Washington Diamond
posted by dpx.mfx at 7:23 AM on November 14, 2006

So, the question you really have to ask yourself, is what kind of diamond do you want? Do you want to buy into DeBeers' idea that it has to be a mined diamond that they can charge you an insane amount of money for? You can now purchase lab grown diamonds that will be more perfect than any mined diamond you can find and it is a fraction of the price. These aren't fake diamonds, they are real diamonds grown in a lab. Take a look here.
posted by chrisroberts at 7:34 AM on November 14, 2006

Best answer: the question is about diamonds so here's my diamond answer.

the great thing about the diamond district in NYC is that, like jonmc mentioned, they have giant rooms filled with little booths that do great work. You can walk from booth to booth and get the best deal you can. And you will get get good deals there. The quality is just as good as any name brand and you get more control about what you want.

Bluenile is a good baseline for what a diamond should cost. Find out the kind of diamond you want and the price range and take that to a store. DO NOT GO TO A MALL STORE - those places are utter crap. Once you find a jeweler, talk to them. They should be able to tell you where the diamonds are from, what different cuts mean, what the color ratings mean, etc etc. The little booths want to make a sale so feel free to haggle. The worse they can say is no.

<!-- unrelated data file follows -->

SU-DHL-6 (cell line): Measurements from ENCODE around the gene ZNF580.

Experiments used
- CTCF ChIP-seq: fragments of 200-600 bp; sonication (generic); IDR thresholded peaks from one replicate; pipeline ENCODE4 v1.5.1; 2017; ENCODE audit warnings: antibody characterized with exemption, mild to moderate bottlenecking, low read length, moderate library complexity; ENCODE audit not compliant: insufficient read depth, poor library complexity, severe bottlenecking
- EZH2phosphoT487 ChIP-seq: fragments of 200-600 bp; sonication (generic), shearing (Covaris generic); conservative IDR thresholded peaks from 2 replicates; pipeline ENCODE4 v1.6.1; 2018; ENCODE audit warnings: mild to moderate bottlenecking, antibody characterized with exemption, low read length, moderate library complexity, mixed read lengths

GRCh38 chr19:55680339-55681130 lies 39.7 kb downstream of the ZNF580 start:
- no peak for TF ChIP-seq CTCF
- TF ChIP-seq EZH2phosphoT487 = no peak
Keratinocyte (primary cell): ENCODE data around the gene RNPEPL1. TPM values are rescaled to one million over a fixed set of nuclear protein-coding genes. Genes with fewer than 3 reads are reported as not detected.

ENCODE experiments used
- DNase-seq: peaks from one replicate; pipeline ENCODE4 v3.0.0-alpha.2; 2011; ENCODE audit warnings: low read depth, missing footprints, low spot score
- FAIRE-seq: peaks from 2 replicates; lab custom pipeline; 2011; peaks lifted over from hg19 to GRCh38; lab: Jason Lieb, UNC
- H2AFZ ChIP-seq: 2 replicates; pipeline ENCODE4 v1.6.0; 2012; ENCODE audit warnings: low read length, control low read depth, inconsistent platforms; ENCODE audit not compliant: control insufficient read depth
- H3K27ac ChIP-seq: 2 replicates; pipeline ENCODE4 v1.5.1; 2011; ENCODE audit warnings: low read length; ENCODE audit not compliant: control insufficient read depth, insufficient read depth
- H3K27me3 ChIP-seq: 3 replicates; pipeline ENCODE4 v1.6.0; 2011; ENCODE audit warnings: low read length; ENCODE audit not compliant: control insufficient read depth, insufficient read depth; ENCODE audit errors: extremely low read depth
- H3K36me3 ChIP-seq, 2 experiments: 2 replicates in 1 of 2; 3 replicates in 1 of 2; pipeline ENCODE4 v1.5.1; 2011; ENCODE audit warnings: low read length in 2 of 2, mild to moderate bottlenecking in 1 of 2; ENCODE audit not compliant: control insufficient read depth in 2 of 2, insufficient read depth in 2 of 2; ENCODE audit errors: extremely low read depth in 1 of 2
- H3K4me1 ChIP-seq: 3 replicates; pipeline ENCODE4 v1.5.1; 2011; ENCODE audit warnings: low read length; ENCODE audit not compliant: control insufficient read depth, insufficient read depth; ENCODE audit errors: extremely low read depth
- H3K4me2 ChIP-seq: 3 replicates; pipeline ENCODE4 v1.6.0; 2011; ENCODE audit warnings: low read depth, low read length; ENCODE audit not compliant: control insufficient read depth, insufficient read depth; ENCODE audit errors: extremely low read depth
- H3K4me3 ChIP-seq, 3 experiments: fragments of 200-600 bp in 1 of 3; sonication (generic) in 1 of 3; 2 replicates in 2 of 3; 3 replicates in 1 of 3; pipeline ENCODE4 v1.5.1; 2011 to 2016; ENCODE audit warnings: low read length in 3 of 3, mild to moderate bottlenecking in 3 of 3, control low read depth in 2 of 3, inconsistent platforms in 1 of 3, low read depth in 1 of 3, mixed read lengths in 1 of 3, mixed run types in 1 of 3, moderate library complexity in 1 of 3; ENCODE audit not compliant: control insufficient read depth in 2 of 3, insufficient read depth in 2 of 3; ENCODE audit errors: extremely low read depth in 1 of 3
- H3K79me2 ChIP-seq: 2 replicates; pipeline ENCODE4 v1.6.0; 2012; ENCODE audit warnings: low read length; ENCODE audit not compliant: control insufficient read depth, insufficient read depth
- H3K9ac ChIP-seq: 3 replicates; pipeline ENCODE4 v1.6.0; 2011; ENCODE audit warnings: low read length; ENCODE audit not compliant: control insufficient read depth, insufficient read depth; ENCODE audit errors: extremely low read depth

So my advice is to check on the diamond district in nyc. You should be able to get a great deal there and get awesome workmanship and service. However, you might not be able to buy the ring right off the shelf from these places (if you are looking for a complete ring). It will probably take time for the piece of jewelry to be made. If you're in a rush, be aware that some places might not be able to suit your needs especially if you are requesting a weird ring size.